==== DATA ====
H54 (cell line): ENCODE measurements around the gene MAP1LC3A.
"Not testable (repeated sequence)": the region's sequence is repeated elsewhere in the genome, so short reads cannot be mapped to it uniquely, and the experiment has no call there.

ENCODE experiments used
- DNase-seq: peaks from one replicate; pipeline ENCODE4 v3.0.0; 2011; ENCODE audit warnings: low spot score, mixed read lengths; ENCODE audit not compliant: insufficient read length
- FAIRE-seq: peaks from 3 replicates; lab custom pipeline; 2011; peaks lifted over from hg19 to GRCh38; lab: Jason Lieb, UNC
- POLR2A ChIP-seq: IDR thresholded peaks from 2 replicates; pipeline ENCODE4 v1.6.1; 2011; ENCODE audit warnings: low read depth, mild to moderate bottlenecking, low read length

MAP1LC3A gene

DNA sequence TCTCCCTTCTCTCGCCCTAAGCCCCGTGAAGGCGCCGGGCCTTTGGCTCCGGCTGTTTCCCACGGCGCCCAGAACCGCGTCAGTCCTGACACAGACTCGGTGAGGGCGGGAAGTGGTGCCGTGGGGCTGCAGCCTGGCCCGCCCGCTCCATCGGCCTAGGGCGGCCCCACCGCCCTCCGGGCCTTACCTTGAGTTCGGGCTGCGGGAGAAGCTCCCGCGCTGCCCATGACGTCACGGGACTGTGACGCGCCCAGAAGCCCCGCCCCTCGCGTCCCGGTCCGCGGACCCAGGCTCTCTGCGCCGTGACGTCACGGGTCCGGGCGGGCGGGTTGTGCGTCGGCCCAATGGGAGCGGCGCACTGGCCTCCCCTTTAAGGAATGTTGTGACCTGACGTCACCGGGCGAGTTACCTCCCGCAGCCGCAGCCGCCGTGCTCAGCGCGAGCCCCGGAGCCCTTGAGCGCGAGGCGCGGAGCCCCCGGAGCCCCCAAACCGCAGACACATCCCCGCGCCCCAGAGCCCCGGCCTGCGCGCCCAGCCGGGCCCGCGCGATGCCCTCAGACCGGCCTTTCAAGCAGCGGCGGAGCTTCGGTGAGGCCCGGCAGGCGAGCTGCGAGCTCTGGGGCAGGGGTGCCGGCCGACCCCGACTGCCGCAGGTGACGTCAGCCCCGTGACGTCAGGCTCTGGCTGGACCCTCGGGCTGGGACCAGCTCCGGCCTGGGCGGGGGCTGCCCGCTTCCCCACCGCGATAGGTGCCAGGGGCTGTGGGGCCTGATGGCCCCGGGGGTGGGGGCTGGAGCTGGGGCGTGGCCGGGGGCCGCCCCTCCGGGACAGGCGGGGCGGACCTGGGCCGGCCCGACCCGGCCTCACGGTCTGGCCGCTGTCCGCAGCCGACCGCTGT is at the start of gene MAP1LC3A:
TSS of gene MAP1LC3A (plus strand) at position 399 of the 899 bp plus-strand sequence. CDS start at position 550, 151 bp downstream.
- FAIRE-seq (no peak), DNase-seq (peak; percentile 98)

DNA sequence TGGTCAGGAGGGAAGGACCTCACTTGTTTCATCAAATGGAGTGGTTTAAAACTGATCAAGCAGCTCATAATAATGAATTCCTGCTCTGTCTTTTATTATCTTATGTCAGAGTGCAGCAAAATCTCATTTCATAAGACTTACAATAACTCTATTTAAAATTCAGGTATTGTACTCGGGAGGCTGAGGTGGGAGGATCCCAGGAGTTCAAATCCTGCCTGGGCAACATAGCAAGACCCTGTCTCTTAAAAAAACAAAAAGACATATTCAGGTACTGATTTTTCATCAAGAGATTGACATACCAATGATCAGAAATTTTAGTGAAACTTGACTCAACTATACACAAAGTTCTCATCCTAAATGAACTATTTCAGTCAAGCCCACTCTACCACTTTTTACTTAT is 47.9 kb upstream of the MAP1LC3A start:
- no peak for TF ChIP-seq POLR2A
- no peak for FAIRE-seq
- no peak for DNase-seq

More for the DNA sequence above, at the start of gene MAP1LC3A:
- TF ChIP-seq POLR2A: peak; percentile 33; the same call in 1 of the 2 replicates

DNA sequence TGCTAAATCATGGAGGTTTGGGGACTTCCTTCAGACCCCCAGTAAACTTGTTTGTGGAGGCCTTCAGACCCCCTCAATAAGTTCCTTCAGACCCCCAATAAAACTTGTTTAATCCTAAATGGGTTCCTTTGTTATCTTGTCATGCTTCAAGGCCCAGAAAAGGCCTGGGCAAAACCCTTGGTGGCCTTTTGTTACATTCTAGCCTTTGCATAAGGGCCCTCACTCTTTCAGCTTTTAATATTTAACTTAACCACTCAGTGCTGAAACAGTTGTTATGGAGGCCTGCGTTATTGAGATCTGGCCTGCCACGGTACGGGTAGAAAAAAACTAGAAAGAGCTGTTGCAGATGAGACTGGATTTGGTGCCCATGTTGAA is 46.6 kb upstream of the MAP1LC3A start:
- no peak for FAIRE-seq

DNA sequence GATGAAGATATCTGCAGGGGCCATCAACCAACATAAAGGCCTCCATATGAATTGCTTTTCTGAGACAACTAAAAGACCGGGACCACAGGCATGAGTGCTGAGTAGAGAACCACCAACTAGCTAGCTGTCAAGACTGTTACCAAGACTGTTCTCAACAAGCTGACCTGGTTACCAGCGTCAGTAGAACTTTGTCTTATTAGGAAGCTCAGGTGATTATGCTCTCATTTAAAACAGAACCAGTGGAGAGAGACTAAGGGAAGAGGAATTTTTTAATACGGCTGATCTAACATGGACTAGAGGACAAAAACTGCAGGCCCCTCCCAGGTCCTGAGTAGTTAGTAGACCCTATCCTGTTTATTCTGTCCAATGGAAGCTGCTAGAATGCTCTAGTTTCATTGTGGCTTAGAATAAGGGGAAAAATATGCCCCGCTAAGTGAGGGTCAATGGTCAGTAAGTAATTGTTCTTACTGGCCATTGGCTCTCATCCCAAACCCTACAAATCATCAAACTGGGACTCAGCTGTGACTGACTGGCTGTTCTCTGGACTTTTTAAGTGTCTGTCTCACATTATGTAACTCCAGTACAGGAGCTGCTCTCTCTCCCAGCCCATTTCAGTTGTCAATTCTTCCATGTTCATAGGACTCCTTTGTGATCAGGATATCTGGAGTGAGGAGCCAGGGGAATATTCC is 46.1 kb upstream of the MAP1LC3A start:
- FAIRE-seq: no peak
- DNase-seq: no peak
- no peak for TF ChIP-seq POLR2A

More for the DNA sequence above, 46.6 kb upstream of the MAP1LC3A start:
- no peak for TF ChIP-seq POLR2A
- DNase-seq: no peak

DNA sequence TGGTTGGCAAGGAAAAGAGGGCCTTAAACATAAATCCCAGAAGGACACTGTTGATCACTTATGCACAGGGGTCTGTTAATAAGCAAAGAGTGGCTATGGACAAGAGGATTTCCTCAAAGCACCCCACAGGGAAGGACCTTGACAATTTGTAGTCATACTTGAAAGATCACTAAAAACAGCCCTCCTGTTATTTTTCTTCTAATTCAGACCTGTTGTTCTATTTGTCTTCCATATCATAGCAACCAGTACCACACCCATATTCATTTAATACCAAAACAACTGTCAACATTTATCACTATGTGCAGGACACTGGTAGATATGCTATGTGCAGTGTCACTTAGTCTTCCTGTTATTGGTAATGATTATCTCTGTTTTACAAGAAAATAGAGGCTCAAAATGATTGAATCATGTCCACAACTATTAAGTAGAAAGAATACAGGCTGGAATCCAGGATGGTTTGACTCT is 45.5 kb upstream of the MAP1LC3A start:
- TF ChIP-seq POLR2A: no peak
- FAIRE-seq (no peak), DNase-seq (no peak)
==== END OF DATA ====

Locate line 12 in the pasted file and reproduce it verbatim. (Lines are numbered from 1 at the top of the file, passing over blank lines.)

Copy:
- no peak for TF ChIP-seq POLR2A